Health experts warn that a lingering effect of the coronavirus pandemic could be a mental health crisis. While therapy and medications for stress and anxiety are often necessary, the foods you eat can also play a role in your well-being.
An American Psychiatric Association poll released in March found that 36% of Americans felt the existence of the COVID-19 pandemic was having a serious impact on their mental health. People were most worried about their finances, the risk of themselves or a family member contracting the virus, and the possibility of becoming seriously ill or dying.
All the uncertainty surrounding the pandemic has increased stress and anxiety, leading to a greater demand for prescriptions for (and some shortages of) antidepressant, anti-anxiety and anti-insomnia medications.
While it’s dangerous to treat food as a substitute for medicine, eating for your brain health can help ease the impact of anxiety, depression and even post-traumatic stress disorder, said Uma Naidoo, a nutritional psychiatrist and author of the new book “This Is Your Brain on Food.”
“During COVID-19 and whatever lies beyond this time, we anticipate a significant surge of these disorders, specifically anxiety, depression and stress,” she told HuffPost. “So food becomes one mechanism [to feel better], since we all have to eat.”
People already focus their diets on other health goals, such as weight loss or heart health. As the coronavirus continues to upend our lives, eating for mental health can be just as important.
The gut-brain connection
The gut has been called the “second brain.” And we recognize the link between the two even if we don’t realize it: You may feel “butterflies in your stomach” when you’re nervous or “go with your gut” when you make an important decision.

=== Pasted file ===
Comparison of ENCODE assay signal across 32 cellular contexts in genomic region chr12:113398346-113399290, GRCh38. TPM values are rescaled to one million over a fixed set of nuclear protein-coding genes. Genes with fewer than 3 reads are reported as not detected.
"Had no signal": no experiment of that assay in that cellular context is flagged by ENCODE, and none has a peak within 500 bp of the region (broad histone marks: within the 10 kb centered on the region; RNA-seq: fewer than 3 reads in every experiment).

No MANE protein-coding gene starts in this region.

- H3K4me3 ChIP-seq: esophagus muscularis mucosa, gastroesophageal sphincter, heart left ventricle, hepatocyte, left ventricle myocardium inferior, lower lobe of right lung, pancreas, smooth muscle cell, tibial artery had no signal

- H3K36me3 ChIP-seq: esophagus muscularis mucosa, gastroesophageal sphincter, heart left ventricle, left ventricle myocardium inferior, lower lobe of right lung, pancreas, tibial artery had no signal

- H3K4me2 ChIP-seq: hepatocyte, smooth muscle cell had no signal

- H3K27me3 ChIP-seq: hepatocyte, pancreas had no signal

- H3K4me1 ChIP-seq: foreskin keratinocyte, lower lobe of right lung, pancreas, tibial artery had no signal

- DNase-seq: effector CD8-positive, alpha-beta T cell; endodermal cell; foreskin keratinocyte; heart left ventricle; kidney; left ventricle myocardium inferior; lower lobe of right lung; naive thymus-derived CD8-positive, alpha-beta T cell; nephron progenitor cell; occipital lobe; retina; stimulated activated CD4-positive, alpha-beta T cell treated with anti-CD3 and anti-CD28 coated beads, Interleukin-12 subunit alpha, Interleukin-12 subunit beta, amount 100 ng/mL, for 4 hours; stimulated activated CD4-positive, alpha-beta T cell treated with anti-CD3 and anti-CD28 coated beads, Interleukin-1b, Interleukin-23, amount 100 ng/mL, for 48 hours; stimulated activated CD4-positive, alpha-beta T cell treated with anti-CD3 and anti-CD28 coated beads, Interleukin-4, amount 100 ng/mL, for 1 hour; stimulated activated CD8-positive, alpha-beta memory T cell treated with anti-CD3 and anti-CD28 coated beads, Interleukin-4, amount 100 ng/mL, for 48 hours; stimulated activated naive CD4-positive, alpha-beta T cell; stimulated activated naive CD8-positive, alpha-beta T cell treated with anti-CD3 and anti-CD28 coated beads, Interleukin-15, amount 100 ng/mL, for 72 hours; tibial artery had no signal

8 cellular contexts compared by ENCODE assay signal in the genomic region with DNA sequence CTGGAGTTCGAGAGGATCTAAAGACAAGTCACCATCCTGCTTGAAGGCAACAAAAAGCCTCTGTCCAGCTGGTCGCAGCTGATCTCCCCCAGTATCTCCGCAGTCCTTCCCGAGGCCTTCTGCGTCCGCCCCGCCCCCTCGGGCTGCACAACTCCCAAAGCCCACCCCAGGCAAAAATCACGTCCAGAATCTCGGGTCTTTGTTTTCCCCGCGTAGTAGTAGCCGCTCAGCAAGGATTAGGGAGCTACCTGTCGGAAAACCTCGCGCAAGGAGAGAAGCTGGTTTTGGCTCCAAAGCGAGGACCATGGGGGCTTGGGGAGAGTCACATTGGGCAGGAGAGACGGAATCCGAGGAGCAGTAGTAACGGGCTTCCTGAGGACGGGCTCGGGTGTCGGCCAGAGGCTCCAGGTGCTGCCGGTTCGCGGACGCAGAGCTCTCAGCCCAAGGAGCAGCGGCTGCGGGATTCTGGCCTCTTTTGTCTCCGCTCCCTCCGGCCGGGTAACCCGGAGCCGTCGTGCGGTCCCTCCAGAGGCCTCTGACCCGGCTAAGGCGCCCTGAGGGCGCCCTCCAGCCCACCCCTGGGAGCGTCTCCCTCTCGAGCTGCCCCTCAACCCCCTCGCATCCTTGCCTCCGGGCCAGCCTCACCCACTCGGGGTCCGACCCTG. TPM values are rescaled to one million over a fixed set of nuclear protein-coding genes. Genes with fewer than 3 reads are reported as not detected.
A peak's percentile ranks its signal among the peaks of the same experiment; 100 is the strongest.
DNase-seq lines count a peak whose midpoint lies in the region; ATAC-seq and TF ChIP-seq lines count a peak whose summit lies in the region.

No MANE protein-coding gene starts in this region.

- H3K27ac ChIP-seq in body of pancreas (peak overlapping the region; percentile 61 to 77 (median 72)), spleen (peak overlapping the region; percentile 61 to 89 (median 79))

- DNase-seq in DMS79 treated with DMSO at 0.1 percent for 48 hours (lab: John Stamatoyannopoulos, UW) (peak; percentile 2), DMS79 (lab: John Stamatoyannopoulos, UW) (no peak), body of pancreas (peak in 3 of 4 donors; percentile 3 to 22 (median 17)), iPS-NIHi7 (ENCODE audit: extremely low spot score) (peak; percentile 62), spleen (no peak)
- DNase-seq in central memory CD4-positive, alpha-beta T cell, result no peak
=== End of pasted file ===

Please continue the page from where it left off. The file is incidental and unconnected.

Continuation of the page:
Naidoo said the two are connected physically and biochemically via the gut-brain axis, the complex communications network that links the emotional and cognitive centers of the brain with intestinal functions.
The basis of the “gut-brain romance,” as Naidoo writes in her book, is the vagus nerve, a central part of the nervous system that controls mood, immune response, digestion and other bodily functions. It’s also a main connector of the brain and the gastrointestinal tract. Stress can inhibit the vagus nerve, impacting gut microbiota and upsetting gastrointestinal conditions.
The central nervous system also produces dopamine, serotonin and other chemicals that regulate mood and process thought and emotion. Serotonin deficiency, in particular, can cause anxiety and depression, and about 90% of serotonin receptors are found in the gut.
The gut-brain connection explains why what we eat affects our mental health. “It’s not just as glib as you are what you eat, but that specific foods have either a positive effect or a negative effect,” Naidoo said.
Deanna Minich, an Institute for Functional Medicine certified practitioner and functional medicine nutritionist, also emphasizes the importance of diet to control inflammation in the body. “Having a healthy, anti-inflammatory diet reduces the other dysfunctional and even inflammatory ‘noise’ in the body that can be at the root cause for symptoms or disease,” she explained.
Foods that can aid mental health
Most of the key nutrients needed for brain and gut health are found naturally in foods, so it’s usually best to choose foods over supplements, Minich said. But dietary supplements can fill in any nutrient gaps ― just talk to a health professional first.
For the best results, a nutritionist can tailor your diet to your individual mental health needs. But Naidoo said there are three categories of foods that everyone needs more of to help reduce stress and anxiety.
1. Prebiotics and probiotics
Prebiotics are non-digestible components naturally found in the gut that promote the growth of good bacteria, while probiotics are the live good bacteria in the gut, according to the Academy of Nutrition and Dietetics.